The Beginner’s Guide To Elton John

by

Ron Drotos

Because Elton John’s career and musical output is so vast, it can be a little tricky to get a good overview of how his music has evolved over the years. My goal with this Beginner’s Guide is to share some of his biggest hits as well as a few lesser-known songs with you, so that you can “place” each piece within the arc of his development as a musician.

Elton initially because famous during the very early 1970s, as part of a wave of singer/songwriters that also included James Taylor, Carole King, and, a little later, Billy Joel. His music is both highly personal and highly commercial, and he’s composed dozens of hit songs as well as many lesser-known songs that are equally wonderful.

Elton was born Reginald Dwight, in 1947, and grew up listening to classical music, The Great American Songbook of Cole Porter, George Gershwin et al, English pub tunes, and blues. He was a teenager when rock and roll was created and he quickly fell in love with the energy, as well as the piano playing, of Little Richard. He was also influenced by the flamboyance of the popular classical pianist/entertainer Liberace, as well as by gospel music.

In 1967, Elton teamed up with the lyricist Bernie Taupin through a newspaper ad, and over time they became one of the all-time great songwriting teams.

Elton’s early performing group was a trio of piano, bass, and drums, which meant that Elton had to sing and play with enough energy to keep audiences captivated night after night. Although he played a lot of amazing piano during this period, he was soon confiding to friends that he couldn’t maintain the necessary amount of energy to keep doing this indefinitely. One person suggested that he hire a guitarist to fill out the group’s sound and take some of the pressure off himself, which he did.

Although the original Elton John trio didn’t make any studio recordings, a recording was made of a performance they did for a New York City radio station. Titled 11-17-70 because the performance took place on November 17th, 1970, the recording gives us a rare glimpse into the energetic piano-playing that Elton used to take the musical world by storm. Here’s the song “Take Me To The Pilot” from this performance. Check out the lively piano solo that begins at 4:07.

The song that really made Elton famous was “Your Song.” As Elton has explained, he composed the song by writing a series of church hymn-like chords, and then playing them with acoustic guitar-style arpeggios. Here’s Elton performing (OK…lip-synching) the song on England’s Top Of The Pops TV show in 1971:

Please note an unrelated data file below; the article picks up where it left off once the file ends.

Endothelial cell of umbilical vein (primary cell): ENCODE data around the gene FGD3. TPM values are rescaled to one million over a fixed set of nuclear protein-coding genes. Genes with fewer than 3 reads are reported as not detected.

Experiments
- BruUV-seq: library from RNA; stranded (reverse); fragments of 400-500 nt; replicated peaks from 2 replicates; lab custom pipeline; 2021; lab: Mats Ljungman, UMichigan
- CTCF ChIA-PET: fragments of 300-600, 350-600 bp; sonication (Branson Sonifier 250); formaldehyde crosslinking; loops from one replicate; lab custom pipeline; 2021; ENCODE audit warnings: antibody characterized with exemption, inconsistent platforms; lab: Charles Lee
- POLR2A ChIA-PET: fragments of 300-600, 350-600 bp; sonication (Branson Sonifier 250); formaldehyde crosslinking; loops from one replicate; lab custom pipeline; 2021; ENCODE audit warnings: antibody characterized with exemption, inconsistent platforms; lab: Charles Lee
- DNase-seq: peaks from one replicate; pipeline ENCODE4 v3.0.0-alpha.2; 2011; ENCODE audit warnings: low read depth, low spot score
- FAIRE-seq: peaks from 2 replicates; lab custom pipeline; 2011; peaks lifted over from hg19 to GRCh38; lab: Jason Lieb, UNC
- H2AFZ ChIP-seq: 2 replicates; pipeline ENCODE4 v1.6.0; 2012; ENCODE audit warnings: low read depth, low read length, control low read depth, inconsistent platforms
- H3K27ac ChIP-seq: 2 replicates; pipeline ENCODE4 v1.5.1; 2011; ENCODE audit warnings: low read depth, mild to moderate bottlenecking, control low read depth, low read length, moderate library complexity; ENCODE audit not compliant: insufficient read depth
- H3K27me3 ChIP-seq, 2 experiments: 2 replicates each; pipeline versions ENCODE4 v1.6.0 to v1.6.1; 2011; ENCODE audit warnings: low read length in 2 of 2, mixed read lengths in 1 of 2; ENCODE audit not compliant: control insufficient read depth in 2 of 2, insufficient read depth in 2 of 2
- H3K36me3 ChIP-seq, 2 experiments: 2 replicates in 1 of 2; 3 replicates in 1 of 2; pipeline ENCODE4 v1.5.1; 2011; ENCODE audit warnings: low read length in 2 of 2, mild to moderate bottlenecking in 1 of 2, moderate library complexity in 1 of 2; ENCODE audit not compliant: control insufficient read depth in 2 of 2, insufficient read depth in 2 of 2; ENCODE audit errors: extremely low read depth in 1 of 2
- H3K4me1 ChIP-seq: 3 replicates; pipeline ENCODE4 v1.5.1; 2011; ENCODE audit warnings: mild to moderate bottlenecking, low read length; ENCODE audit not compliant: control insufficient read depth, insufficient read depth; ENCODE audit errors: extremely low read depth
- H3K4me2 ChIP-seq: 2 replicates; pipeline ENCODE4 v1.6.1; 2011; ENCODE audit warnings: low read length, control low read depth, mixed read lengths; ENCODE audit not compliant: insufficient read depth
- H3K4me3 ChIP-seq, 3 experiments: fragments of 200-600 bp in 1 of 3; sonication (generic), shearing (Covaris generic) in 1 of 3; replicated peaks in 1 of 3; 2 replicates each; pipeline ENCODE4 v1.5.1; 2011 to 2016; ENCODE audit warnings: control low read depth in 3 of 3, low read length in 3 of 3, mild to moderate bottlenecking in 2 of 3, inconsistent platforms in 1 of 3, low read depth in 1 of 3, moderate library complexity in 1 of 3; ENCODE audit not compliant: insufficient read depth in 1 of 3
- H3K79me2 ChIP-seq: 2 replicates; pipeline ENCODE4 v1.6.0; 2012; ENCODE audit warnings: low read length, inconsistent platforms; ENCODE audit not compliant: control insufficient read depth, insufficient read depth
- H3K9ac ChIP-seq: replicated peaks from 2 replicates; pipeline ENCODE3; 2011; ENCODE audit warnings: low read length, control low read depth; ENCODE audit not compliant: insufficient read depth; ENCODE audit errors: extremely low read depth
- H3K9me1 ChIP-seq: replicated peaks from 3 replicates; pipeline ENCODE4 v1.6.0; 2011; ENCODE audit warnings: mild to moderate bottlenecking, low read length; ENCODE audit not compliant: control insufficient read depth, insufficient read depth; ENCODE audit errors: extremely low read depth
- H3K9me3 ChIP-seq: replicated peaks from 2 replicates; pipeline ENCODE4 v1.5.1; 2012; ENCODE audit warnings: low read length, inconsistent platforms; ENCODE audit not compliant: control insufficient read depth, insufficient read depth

Elton’s “Bennie And The Jets” features one of the most recognizable piano intros of all time. It also features the type of piano solo that recalled his early days with the trio.

No introduction to Elton John’s music would be complete without his novelty song “Crocodile Rock,” which kids all over the world enjoy singing along with. Here’s a fun appearance by Elton on The Muppet Show.

One of the great things about Elton John is that no matter how famous he became, or how many hits he had, he has always come back to his musical roots as a pure musician. He’ll follow a dance song with a tender ballad, and he’ll sometimes tour as a solo pianist, without a band. He challenges himself and nurtures all of the diverse stylistic elements that make up his unique musical identity.

In 1994, Elton composed the soundtrack for the Disney film The Lion King, which was later adapted for the Broadway stage. Entire new generations of young people discovered him through this music, especially the show’s big ballad, “Can You Feel The Love Tonight.”

In 2010, Elton did something very special: he called up one of his early idols, Leon Russell, and suggested that they record an album together and go on tour. Russell had been through some health problems and this was Elton’s way of saying “thank you” for Leon’s early support and inspiration. The resulting album The Union featured both of them singing and playing piano, and we can hear some of their special music in this video:

These songs are just the tip of the iceberg with Elton John. He’s had a long career with many ups and downs, and his musical output is huge. He’s given us a lot of music to explore, both as listeners and especially as pianists.

To learn more:
Elton John: Wikipedia

Elton John: Biography (video)

5 Big stylistic influences on Elton John

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